While some patients with small tumors might do as well with minimally invasive surgery, "surgeons should proceed cautiously" and discuss the new information with patients, Fader wrote in an accompanying editorial.
London, Oct 30 (Xinhua/UNB) -- Sniff dogs could be trained to detect malaria in people infected with the disease even if they are not showing symptoms, according to a new study by Durham University.
"While our findings are at an early stage, in principle we have shown that dogs could be trained to detect malaria infected people by their odor with a credible degree of accuracy," Steven Lindsay, lead researcher from Durham University, said in a press release.
Researchers from the Medical Research Council Unit of The Gambia and the London School of Hygiene and Tropical Medicine used nylon socks to collect foot odor samples from apparently healthy children aged five to 14 in the Upper River Region of The Gambia in West Africa.
A total of 175 sock samples were tested, including those of 30 malaria-positive children identified by the study using finger-prick tests and 145 from uninfected children.
The sock samples were then transported to Britain where dogs were trained to distinguish between the scent of children infected with malaria parasites and those who were uninfected.
According to the researchers, the dogs were able to correctly identify 70 percent of the malaria-infected samples. They were also able to correctly identify 90 percent of the samples without malaria parasites.
The study, presented Monday at the American Society of Tropical Medicine and Hygiene Annual Meeting in the U.S. city of New Orleans, could potentially lead to the first rapid and non-invasive test for malaria.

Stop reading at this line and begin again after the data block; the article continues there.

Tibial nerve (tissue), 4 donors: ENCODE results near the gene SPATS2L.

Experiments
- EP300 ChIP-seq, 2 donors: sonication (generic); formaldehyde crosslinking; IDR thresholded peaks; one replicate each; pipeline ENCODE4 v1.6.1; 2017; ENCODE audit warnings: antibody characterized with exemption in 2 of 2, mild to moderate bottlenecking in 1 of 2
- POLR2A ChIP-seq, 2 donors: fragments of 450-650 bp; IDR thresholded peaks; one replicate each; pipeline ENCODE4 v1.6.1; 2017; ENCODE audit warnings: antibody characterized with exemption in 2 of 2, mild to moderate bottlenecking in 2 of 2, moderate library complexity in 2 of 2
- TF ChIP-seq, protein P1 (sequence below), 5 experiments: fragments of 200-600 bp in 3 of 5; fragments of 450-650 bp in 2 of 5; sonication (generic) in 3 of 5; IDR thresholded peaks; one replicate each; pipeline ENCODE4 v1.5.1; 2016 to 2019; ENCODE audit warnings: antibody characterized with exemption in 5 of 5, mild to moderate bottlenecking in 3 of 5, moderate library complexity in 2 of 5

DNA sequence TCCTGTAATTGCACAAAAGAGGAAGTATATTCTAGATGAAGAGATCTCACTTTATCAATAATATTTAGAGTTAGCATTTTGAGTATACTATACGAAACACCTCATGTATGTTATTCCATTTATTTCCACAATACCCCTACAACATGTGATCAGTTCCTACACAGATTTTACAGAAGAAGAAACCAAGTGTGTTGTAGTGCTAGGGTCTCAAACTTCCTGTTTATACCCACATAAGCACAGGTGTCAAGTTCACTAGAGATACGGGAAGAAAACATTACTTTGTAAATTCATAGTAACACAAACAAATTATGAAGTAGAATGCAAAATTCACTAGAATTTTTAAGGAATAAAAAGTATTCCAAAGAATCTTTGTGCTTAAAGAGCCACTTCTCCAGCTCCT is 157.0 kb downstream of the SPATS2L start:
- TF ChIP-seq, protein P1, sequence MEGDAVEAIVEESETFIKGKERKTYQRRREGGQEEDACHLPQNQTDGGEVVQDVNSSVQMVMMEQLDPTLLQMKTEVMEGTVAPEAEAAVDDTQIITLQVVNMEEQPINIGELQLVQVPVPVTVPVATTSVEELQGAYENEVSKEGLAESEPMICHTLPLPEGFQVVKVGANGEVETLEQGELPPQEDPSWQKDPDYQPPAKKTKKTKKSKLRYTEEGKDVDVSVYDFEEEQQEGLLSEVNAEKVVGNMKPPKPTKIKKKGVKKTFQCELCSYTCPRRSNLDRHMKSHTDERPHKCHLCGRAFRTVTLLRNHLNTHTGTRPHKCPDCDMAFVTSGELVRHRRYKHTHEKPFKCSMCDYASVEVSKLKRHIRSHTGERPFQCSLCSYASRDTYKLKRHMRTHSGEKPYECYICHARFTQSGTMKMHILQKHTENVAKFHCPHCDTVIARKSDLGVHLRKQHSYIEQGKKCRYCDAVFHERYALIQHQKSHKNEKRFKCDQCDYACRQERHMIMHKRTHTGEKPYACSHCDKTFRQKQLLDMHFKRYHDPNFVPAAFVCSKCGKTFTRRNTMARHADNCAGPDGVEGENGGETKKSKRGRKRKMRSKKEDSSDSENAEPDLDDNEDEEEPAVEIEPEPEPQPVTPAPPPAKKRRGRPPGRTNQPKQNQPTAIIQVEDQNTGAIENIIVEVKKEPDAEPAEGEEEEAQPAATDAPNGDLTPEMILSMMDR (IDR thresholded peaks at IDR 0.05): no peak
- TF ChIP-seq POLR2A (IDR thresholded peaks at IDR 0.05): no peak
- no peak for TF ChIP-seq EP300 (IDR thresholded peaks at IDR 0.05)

The researchers believe that artificial odor sensors might be developed in the future to detect malaria parasites, but until then trained dogs could be a useful alternative at ports of entry.
According to the World Health Organization's latest World Malaria Report, there were an estimated 216 million cases of malaria in 2016, an increase of five million cases over the previous year. Deaths reached 445,000, a similar number to the previous year.
Canberra, Oct 30 (Xinhua/UNB) -- The life expectancy of Australian males has hit its highest mark on record, data has revealed.
The Australian Bureau of Statistics (ABS) on Tuesday said that the male life expectancy has grown 1.5 years in the last decade to a record-high 80.5 years.
Female life expectancy was 84.6 years, meaning that the life expectancy gap between the two genders continue to shrink.
"Australian males can now expect to live 10.8 years longer than the world average of 69.7 years, according to the United Nations 2015-2020 estimates," ABS Demography Director Anthony Grubb said in a media release on Tuesday.
"Female life expectancy in 2017 remained the same as the previous year (84.6 years) and compares to the global average of 74.3 years," Grubb said.
Australia's male life expectancy has grown by 12.9 years since the 1960s compared to 10.4 years for females.
"Australians have a higher life expectancy than our counterparts in New Zealand, the United Kingdom (Britain) and the USA," Grubb said.
Victoria had the highest life expectancy among the six Australian states and two territories at 81.3 years followed by the Australian Capital Territory (ACT) while the reverse was true for females with the ACT leading the way.
The Northern Territory, the smallest of Australia's states and territories by population, had the shortest life expectancy among males and females at 75.9 and 79.4 years, respectively.
However, male life expectancy in the NT grew by 3.5 years in the last decade, comfortably the biggest growth by either gender in any state or territory.